Friday, February 10, 2012

Happy New Year

We like to celebrate the Chinese New Year by going to the Lantern Festival at Albert Park in Auckland City. It's become a family tradition, I think we first took Alex when he was about 2 years old. It's always packed with people (about 100 000 attend over three nights), and the lanterns get better every year. Some of them have become old favourites.

A duckherder (minus his head, whoops), and his ducks. I have an affection for ducks, having my own of course, and the Chinese obviously value them as well.


It's always a bit random as to what events  and performances we see as we are never so planned as to look at an actual programme. It's so crowded that you kind of just have to go with the flow. This year Alex was particularly delighted that we happened upon the martial arts demonstrations. He has been doing judo over the 2-3 years, so recognised a lot of the moves. Although judo is a lot gentler than some of the other martial arts we saw. There was even a ninjitsu club which had all the costumes, very long weapons, and came complete fake blood in the mock battle scenes. It was an odd combination of serious fighting techniques that they had obviously trained hard for, and highly staged playacting. The tae kwon do was my favourite, with all ages partcipating, I particularly liked their precise high kicking abilities. They looked like they were enjoying themselves a lot. I would have taken some photos except the sun was shining right into the camera at that stage, and moving would have been too hard.

Instead, it was hard to resist taking photos of every lantern that you came across. Photo of butterfly above by Alex.

 There is definitely something about the dragons. It is also the year of the dragon, and both Mike and I were born in the year of the dragon.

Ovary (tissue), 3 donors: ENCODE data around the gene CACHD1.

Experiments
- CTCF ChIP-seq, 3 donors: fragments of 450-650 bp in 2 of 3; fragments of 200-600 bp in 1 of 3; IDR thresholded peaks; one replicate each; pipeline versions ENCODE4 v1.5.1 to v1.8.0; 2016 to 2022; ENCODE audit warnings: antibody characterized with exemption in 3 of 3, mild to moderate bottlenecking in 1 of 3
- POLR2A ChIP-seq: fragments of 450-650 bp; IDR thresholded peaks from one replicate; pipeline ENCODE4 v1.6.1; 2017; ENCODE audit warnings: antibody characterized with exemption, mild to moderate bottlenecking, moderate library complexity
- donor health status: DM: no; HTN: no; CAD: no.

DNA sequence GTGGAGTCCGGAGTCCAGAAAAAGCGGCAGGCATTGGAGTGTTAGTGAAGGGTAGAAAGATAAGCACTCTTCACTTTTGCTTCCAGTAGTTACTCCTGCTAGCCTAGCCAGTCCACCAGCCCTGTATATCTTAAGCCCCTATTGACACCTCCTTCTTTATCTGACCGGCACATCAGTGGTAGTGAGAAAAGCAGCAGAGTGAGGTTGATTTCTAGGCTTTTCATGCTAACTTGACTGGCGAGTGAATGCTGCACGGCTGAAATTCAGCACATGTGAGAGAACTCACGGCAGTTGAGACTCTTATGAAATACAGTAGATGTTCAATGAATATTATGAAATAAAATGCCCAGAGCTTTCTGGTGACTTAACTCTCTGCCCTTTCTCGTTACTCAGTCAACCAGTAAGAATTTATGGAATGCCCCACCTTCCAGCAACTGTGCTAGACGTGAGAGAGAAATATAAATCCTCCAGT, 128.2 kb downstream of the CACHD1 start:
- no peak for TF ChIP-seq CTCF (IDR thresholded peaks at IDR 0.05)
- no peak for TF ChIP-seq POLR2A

And finally, for this is a garden blog after all, a snail about to chow down on the pak choy. If only they really did light up at night it would make snail hunting a lot easier.  

Friday, February 3, 2012

Seed Saving

I'm a rather random seed saver. But it is always satisfying. And despite being brown and looking rather dead, they can have a beauty all of  their own. Some recent collections:

 Sweet peas. I haven't bought sweet pea seeds for years, as I'm quite happy with the mostly purple flowering selection I've ended up with. The children like to 'pod' them, and even I quite enjoy the way they spring open when you touch them.

Good King Henry seeds. Collection prompted by a request from an Ooooby member. An perennial salad plant which I have to confess I have only nibbled on in passing. But I would like to grow more plants for the food forest, if I have enough they might survive a duck onslaught. 

Honesty seeds. These come from a plant grown by Melina, from a packet of seeds that came from the bank as a promotion - Melina was keen on growing them as soon as she found out they were labelled 'money plant'. I grew up knowing them as honesty. I'm not sure if Melina was disappointed that they didn't grow actual money, but she did enjoy peeling back the outer brown layer of the seed pods, to reveal the seeds and the silvery inner, just as I did as a child.